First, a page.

Groundhog day

We've enjoyed our visit to San Andrés, yet after 4 weeks we are past-ready to move on.  The weather dictates our next move.  The winds and waves have remained high throughout the Caribbean, testing the patience of many a sailor.   So still,  we wait...

The crazy street grid in el Centro and the telecom company labyrith are no longer a mystery to us.  There is a dog in every doorway and a scene on every beach.  

On a day with reduced winds we finally got out to have a snorkel and saw the el acquario setting with its beautiful blue waters where people are taken each day by boat go for a swim.  


The patch reefs weren't great, but there are always a few usual suspects...




We get around town quite efficiently now, went to the dentist for a teeth cleaning and have determined the least painful way to recharge our Claro SIM data card for internet.  

To just get this SIM card took Mark visits to 3 different companies (MovieStar, Tigo & Claro), modem, computer and passport needed and waiting for his number to be called in so many lines to make a DMV experience in the States look like a model of efficiency.  It was infinitely easier to get a data card at the grass hut in Kuna Yala!

Now that we're into another week of waiting, each day feels and sounds like Groundhog day!

6AM:  Exercise on the public pier ~ "UNO... dos... tres... quattro... cinco... seis... siete... ocho... nueve!  UNO... "

8AM:  Jet-skis and fishing boats buzzing by to head to the fuel dock behind us

10AM:  Playground or demonstration at the pier, lounging at the beach, plus general milling around after breakfast.

Noon to 3 PM:  All quiet ~ everything closes down.

4PM:  Load-up the tourist boats to the tune of "Buffalo Soldier", followed by "Red, Red Wine" ~ cue DJ & cheering 

6PM:  School band practice with drums and xylophones tinkling ~ Ding-ding-ding-ding.  Ting-ding. Ting-ding. Ting-ding... & repeat... & repeat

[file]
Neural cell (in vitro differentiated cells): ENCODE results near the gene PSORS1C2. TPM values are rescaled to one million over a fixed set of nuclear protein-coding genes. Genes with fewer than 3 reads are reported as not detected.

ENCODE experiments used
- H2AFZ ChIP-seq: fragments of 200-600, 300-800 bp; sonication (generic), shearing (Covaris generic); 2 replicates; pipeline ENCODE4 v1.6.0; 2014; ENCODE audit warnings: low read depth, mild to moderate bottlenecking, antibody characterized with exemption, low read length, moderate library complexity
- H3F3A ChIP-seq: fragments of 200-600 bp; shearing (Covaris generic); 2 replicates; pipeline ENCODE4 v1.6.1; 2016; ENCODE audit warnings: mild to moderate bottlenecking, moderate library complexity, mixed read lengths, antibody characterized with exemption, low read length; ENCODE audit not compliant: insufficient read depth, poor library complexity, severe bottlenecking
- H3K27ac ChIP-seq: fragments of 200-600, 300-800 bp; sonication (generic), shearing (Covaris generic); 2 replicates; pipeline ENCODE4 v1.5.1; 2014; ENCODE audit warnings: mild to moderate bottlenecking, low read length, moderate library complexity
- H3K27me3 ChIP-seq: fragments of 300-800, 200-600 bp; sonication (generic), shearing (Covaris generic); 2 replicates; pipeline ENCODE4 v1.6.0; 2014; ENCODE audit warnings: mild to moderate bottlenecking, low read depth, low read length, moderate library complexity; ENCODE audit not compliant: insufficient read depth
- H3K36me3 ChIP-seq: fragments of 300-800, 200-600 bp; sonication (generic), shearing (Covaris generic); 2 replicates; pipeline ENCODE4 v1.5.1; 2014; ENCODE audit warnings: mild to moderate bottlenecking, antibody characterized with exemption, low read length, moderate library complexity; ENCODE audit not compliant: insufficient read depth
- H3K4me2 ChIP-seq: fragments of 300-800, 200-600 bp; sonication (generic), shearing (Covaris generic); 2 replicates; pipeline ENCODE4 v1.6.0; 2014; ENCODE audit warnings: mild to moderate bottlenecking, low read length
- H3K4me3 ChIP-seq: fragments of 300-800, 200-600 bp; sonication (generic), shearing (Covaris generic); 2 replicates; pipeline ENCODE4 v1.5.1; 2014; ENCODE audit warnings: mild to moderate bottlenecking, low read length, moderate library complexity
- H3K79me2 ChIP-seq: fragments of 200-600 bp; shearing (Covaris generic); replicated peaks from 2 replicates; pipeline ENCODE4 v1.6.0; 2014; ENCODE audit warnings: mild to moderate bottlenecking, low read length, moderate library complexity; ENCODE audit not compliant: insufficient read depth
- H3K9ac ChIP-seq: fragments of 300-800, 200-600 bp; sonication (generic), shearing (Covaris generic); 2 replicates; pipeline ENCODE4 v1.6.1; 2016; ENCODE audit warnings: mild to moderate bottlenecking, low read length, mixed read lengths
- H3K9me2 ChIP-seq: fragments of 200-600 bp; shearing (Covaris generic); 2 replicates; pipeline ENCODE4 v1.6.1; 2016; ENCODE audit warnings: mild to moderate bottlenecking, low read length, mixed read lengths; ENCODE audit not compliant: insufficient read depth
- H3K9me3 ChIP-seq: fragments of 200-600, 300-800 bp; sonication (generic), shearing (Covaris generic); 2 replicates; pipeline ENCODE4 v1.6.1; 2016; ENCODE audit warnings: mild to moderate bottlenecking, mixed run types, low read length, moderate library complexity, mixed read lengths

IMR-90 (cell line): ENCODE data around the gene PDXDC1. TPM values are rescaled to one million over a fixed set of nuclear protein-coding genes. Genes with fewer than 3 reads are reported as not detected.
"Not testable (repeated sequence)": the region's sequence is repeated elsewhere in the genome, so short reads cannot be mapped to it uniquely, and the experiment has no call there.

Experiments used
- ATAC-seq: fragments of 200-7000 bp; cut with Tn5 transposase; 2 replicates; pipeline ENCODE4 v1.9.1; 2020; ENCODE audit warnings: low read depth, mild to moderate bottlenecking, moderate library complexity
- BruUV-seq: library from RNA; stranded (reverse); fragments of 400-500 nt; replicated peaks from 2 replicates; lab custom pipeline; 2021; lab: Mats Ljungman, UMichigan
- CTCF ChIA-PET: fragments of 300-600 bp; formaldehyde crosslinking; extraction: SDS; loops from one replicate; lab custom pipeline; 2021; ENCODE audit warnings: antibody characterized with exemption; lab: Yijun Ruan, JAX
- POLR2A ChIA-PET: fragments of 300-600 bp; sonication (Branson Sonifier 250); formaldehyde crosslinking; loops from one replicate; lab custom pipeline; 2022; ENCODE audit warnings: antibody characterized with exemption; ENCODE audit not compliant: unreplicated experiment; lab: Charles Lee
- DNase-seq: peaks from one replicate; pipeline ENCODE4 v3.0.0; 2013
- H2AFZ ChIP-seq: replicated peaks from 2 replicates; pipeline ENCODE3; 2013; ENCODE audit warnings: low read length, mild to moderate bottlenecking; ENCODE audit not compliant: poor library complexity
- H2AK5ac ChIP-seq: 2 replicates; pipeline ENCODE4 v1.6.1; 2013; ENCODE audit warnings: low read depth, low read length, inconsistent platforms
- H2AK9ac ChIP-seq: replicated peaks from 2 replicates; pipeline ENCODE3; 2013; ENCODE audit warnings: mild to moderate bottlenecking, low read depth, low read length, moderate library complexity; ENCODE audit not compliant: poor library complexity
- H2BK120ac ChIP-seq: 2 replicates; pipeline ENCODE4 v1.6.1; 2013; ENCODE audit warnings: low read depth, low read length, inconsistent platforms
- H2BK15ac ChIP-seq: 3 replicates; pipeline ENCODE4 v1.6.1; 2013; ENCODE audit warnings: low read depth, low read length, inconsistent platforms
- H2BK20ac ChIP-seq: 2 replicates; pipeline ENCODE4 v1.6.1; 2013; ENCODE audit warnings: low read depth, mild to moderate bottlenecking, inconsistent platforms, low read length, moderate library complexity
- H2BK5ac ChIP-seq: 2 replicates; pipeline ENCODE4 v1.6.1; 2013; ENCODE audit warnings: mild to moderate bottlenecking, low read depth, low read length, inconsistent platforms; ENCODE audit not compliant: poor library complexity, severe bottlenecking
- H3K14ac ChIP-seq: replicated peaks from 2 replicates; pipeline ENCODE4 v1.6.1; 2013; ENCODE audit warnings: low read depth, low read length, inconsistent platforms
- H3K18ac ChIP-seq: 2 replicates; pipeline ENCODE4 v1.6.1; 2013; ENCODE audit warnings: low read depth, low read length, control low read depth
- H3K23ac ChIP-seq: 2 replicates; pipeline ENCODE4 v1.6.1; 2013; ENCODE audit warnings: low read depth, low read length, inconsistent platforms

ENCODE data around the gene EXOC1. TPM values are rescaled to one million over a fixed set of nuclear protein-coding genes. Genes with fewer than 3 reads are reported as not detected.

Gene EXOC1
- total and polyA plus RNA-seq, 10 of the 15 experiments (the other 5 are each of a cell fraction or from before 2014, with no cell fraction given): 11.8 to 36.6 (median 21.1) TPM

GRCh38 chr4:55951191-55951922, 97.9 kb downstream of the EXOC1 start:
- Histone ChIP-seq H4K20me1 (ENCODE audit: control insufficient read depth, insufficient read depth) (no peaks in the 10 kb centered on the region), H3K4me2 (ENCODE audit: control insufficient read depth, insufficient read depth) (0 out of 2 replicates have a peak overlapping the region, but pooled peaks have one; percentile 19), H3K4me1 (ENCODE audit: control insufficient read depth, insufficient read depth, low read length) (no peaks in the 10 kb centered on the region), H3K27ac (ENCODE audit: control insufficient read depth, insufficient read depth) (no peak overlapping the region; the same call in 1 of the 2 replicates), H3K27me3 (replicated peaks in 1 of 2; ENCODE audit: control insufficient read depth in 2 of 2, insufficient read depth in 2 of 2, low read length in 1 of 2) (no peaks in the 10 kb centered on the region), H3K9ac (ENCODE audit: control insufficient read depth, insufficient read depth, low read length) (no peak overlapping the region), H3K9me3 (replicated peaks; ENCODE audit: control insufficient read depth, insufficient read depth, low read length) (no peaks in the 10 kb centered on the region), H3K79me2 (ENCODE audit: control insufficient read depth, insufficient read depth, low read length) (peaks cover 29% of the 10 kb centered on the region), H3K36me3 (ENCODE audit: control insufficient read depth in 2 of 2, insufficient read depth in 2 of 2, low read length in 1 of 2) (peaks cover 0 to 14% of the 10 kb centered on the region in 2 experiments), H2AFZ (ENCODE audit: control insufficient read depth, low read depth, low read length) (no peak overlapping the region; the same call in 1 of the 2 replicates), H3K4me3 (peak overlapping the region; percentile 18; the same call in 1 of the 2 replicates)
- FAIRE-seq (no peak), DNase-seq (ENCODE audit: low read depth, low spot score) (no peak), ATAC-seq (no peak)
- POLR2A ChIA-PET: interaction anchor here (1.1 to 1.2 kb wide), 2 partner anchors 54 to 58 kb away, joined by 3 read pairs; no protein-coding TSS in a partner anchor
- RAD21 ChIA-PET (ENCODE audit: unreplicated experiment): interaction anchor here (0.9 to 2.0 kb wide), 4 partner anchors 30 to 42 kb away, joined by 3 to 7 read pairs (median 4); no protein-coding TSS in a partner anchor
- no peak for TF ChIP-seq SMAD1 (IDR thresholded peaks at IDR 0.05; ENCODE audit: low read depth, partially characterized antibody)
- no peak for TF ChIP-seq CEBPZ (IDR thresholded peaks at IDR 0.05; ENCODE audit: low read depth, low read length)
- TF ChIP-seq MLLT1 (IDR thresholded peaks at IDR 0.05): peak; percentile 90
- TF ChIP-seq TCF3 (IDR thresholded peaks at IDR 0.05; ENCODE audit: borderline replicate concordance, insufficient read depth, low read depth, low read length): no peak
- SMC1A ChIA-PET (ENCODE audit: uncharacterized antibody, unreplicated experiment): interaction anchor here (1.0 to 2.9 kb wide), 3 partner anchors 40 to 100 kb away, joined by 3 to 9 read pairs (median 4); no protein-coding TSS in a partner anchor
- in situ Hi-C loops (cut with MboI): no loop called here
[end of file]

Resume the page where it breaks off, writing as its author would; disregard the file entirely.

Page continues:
7PM:  Tour boats return with colorful lights, matching the resort building as it too flashes neon Green... Blue... Purple...

8PM:  Evening exercise class on public pier ~ "UNO... dos... tres... quattro... cinco... seis... siete.. ocho... nueve!  UNO... "

10PM:  DJ at local resorts playing dance music ~ At least it's not as loud as Puerto Rico...


~ If Tuesday ~ Add Policia calisthenics at 5AM with marching songs and a morning run

~ If Sunday ~ Add church singing at 10:30AM

We're into a pretty predictable routine on Reach as well.  Surprisingly, there are little to no cruising boats passing through here, perhaps others are also held captive by weather?  Two other boats have been here since we arrived and two have since left. 

After a few decent lunches and breakfasts in town, we found the [touristic] restaurants overpriced.  You can't get away from a simple lunch for under $30 at the typical place.  Even both fisherman's cooperatives we ate at served $10-12 meals.  Yet we did manage to find some very local places by observing which ones were packed and had a huge lunch meal (soup, chicken, rice, beans, plantain, drink) for about $3 each.  Big difference in target clientele.

San Andrés is definitely a good place to provision for cruisers going to Panama; grocery stores abound.  We find clothing also extremely expensive in Colombia.  Despite good name brands and lots of surf/dive shops, clothing prices in the $50-100 range always strike me as beyond what is reasonable.  

This waiting game can become dangerous, since the longer we stay, the more we discover we need!  The other prevalent type of store in town is appliance and electronics.  We succumbed and purchased a new laundry machine of the type that is often used by cruisers if you can find the space and water supply.   Here is where that foldable cart comes in handy!

It is essentially a glorified bucket with agitation cycle next to a spin-dryer (think salad spinner) that removes the water, which is important to get the clothes ultimately clean and allow for quick line-drying.  

We'll store it in the "garage" where it fits on a seat ~ but does block our closet ~ and use it in the cockpit to drain water overboard.

Especially for liveaboards, laundry is very important and can be a difficult chore, or a cost that adds up if you pay each time.  

Is it weird that I'm looking forward to this weeks' laundry day?

© M&M 2019